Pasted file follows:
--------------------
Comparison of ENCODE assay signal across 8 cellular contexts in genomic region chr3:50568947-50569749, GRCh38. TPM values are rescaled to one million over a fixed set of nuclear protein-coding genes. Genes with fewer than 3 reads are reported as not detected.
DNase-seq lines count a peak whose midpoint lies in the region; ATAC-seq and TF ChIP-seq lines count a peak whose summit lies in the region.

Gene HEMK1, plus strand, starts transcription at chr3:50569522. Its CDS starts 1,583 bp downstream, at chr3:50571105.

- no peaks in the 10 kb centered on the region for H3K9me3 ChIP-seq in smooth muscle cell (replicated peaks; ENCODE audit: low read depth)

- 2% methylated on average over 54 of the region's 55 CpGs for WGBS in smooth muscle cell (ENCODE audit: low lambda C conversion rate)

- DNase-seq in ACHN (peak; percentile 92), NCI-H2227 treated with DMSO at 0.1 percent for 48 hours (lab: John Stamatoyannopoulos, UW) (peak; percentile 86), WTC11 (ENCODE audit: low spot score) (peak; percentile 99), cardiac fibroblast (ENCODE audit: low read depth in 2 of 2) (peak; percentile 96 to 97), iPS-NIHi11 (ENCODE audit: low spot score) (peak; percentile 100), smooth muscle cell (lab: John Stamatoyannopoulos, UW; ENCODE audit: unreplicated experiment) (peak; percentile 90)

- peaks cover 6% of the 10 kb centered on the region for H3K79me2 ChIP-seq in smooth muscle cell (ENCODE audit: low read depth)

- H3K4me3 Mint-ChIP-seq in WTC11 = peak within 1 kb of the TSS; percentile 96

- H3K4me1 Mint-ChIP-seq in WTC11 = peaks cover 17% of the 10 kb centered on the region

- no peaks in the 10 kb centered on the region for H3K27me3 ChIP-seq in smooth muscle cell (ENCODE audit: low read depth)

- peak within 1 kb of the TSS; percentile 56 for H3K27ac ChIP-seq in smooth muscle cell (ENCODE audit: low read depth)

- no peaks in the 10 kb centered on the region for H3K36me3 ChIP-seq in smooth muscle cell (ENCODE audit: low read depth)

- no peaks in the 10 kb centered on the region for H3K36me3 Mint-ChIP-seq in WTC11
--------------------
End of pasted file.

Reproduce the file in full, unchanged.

Comparison of ENCODE assay signal across 8 cellular contexts in genomic region chr3:50568947-50569749, GRCh38. TPM values are rescaled to one million over a fixed set of nuclear protein-coding genes. Genes with fewer than 3 reads are reported as not detected.
DNase-seq lines count a peak whose midpoint lies in the region; ATAC-seq and TF ChIP-seq lines count a peak whose summit lies in the region.

Gene HEMK1, plus strand, starts transcription at chr3:50569522. Its CDS starts 1,583 bp downstream, at chr3:50571105.

- no peaks in the 10 kb centered on the region for H3K9me3 ChIP-seq in smooth muscle cell (replicated peaks; ENCODE audit: low read depth)

- 2% methylated on average over 54 of the region's 55 CpGs for WGBS in smooth muscle cell (ENCODE audit: low lambda C conversion rate)

- DNase-seq in ACHN (peak; percentile 92), NCI-H2227 treated with DMSO at 0.1 percent for 48 hours (lab: John Stamatoyannopoulos, UW) (peak; percentile 86), WTC11 (ENCODE audit: low spot score) (peak; percentile 99), cardiac fibroblast (ENCODE audit: low read depth in 2 of 2) (peak; percentile 96 to 97), iPS-NIHi11 (ENCODE audit: low spot score) (peak; percentile 100), smooth muscle cell (lab: John Stamatoyannopoulos, UW; ENCODE audit: unreplicated experiment) (peak; percentile 90)

- peaks cover 6% of the 10 kb centered on the region for H3K79me2 ChIP-seq in smooth muscle cell (ENCODE audit: low read depth)

- H3K4me3 Mint-ChIP-seq in WTC11 = peak within 1 kb of the TSS; percentile 96

- H3K4me1 Mint-ChIP-seq in WTC11 = peaks cover 17% of the 10 kb centered on the region

- no peaks in the 10 kb centered on the region for H3K27me3 ChIP-seq in smooth muscle cell (ENCODE audit: low read depth)

- peak within 1 kb of the TSS; percentile 56 for H3K27ac ChIP-seq in smooth muscle cell (ENCODE audit: low read depth)

- no peaks in the 10 kb centered on the region for H3K36me3 ChIP-seq in smooth muscle cell (ENCODE audit: low read depth)

- no peaks in the 10 kb centered on the region for H3K36me3 Mint-ChIP-seq in WTC11